Since 2002, Afghanistan’s government and the international community have put agriculture at the centre of efforts to rebuild Afghanistan’s economy, based on a shared vision of agriculture as the engine of growth that would promote economic development, provide employment and reduce poverty. However, agricultural growth has not taken place, and rural poverty rates have not declined.
This briefing is based on 3 rounds of a panel survey conducted from 2002 to 2016 in rural Afghanistan, and considers what the lack of agricultural growth means for rural households.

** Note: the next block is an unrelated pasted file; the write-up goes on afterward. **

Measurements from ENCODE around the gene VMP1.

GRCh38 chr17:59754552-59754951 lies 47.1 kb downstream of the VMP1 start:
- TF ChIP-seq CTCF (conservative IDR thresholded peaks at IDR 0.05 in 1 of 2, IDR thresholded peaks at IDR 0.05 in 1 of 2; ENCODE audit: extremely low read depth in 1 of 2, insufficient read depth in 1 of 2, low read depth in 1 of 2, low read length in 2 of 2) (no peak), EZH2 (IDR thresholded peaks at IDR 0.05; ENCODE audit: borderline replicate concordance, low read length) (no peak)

The main findings include:
- The scale and significance of landlessness has been underestimated
- The direction of rural livelihood trajectories vary, but for many the long term future is grim
- Social relationships, not market relations, characterise the nature of economic behaviour
- Afghanistan may be suffering not from late development - but from being ‘too late.’
This research was funded under the Secure Livelihoods Research Consortium (SLRC) programme
Pain, A., and Huot, D., 2017. Afghanistan’s ‘surplus’ rural population, Briefing Paper, London: Secure Livelihoods Research Consortium, 4p
Published 22 February 2017